In a prosecution for second-degree rape and sexual offense against a mentally retarded victim, the trial court correctly denied defendant's motion to dismiss where counts of rape by vaginal intercourse by force and against the victim's will and having vaginal intercourse with a victim who was mentally retarded were based on one act, and counts of second-degree sexual offense by force and with a mentally defective victim were also based on one act. There was substantial evidence that defendant engaged in both vaginal intercourse and a sexual act with the victim, that the victim was mentally retarded, that defendant knew of her retardation, and that her mental retardation rendered her substantially incapable of resisting.

10.    Criminal Law--instructions--request not in writing

    The trial court did not err in a prosecution for second- degree rape and second-degree sexual offense by denying defendant's request that the jury be instructed to disregard the fact that the offenses occurred while he was on furlough from prison where the request for the instruction was not in writing.

11.    Criminal Law--jury charge--use of victim--no plain error

    There was no plain error in a prosecution for second-degree rape and second-degree sexual offense against a mentally retarded victim in the court's use of "victim" in its charge to the jury.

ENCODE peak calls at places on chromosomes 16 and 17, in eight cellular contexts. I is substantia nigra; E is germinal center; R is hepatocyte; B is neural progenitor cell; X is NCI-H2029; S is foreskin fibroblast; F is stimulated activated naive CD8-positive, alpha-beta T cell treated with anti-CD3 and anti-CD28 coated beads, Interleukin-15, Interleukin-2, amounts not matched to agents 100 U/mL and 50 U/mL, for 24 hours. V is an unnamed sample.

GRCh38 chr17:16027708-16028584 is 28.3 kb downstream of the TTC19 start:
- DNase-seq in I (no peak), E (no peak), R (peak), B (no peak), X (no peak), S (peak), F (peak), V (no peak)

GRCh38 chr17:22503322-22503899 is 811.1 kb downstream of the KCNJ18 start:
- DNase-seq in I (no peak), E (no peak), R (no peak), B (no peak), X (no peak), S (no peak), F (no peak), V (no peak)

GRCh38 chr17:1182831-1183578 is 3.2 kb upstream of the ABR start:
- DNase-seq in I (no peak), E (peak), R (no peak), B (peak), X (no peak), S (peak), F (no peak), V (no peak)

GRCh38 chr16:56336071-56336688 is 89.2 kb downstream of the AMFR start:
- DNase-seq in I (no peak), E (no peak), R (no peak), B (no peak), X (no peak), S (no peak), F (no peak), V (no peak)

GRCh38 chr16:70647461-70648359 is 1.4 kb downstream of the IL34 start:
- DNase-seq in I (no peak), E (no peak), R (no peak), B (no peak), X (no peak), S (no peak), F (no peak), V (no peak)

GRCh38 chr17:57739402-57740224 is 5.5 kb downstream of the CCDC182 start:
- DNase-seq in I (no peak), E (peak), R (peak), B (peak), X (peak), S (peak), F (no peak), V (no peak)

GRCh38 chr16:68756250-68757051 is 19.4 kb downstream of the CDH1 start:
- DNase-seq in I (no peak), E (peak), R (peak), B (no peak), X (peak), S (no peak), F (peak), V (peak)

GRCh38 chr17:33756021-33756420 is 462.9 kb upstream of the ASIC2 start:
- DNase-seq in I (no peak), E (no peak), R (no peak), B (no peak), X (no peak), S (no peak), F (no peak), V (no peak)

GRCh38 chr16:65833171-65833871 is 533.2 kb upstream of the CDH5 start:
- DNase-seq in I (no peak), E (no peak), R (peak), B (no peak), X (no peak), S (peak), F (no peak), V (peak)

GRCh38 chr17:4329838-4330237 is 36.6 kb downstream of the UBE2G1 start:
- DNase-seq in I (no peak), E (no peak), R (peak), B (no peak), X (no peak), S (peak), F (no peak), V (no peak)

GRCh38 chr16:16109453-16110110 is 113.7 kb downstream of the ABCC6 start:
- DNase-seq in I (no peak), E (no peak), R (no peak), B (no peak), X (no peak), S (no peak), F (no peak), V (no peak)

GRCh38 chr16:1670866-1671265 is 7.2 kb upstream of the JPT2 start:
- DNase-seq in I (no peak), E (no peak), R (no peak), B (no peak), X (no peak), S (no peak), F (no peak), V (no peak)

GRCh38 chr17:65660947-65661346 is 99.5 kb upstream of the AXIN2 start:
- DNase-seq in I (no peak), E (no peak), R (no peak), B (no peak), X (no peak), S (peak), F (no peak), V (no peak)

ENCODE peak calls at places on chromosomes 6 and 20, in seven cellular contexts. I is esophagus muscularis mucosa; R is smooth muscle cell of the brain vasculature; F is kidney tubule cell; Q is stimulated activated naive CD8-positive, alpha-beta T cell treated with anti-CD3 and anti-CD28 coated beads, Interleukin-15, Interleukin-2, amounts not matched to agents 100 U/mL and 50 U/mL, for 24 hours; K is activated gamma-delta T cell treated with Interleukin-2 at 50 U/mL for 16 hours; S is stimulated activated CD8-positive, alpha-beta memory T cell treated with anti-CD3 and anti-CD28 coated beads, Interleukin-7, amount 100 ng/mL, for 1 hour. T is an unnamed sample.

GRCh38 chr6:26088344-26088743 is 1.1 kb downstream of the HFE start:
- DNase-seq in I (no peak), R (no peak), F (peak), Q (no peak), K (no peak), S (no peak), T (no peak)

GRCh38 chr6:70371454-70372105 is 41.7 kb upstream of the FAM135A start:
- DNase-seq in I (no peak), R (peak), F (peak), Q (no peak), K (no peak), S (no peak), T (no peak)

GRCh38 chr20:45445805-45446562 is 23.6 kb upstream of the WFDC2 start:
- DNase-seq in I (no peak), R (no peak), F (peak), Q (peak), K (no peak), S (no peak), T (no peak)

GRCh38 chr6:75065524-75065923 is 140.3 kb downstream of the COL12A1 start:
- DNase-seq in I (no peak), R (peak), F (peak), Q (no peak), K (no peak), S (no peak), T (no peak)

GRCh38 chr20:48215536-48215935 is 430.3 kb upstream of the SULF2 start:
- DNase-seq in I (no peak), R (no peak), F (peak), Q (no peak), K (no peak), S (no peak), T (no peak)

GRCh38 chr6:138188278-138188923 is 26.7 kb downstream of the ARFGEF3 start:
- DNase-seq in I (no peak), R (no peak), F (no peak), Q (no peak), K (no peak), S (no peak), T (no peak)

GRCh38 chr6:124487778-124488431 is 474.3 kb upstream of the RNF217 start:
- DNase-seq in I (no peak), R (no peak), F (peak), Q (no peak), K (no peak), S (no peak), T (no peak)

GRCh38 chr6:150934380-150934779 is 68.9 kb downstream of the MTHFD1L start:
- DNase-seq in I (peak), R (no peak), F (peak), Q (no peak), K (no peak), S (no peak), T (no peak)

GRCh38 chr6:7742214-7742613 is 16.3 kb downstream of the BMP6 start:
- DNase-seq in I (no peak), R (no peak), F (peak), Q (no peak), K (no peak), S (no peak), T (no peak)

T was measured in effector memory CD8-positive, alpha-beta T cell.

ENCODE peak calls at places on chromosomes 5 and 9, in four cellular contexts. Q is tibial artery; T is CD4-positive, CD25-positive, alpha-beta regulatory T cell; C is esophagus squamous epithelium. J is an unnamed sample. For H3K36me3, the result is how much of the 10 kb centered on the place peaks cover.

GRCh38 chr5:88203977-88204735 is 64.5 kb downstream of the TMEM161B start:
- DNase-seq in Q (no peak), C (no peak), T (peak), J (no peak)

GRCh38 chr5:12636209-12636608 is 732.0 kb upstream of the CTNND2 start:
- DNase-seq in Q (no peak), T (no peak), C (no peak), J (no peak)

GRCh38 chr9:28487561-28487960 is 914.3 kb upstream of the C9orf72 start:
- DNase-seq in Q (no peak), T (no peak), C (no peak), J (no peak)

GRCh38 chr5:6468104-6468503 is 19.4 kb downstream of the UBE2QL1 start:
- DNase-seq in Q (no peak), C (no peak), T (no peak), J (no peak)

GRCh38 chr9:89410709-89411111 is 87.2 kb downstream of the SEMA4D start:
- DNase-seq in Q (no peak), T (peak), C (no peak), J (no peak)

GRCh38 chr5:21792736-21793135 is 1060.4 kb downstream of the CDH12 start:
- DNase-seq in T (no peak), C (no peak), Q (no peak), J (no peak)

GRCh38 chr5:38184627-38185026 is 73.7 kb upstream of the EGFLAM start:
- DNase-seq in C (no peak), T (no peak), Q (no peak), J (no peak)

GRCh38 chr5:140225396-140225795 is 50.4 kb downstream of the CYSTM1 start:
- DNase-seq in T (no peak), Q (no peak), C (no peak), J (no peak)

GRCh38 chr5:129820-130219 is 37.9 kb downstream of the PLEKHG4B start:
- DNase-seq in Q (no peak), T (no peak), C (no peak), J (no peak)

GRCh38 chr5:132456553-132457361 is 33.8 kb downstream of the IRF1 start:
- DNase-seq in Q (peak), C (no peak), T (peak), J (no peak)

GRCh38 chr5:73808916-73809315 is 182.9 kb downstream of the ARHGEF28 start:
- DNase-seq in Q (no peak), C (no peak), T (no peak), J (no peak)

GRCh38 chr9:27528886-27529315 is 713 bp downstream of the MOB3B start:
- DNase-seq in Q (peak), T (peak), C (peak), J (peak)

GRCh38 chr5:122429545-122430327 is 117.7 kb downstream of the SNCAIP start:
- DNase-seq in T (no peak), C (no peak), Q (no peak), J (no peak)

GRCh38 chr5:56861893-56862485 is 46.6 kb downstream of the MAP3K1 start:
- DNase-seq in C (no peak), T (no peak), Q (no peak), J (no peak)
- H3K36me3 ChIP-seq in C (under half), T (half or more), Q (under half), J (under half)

Appeal by defendant from judgments entered 1 August 1996 by Judge W. Allen Cobb, Jr. in New Hanover County Superior Court. Heard in the Court of Appeals 19 March 1998.

    Attorney General Michael F. Easley, by Assistant Attorney General Jane Ammons Gilchrist, for the State.

    Appellate Defender Malcolm Ray Hunter, Jr., by Assistant Appellate Defender Mark D. Montgomery, for defendant.

    LEWIS, Judge.

    Defendant appeals from his convictions of second-degree rape in violation of N.C. Gen. Stat. § 14-27.3 (1993) and second- degree sexual offense in violation of N.C. Gen. Stat. § 14-27.5 (1993). The State's evidence tended to show that on the evening of 25 December 1994, A.W. was raped by defendant at the residence of A.W.'s mother, Ethel, and sister, Luttrell. Defendant was Ethel's boyfriend. The facts of the case will be described in greater detail in the discussion below.

I. Determination That A.W. Was Incompetent to Testify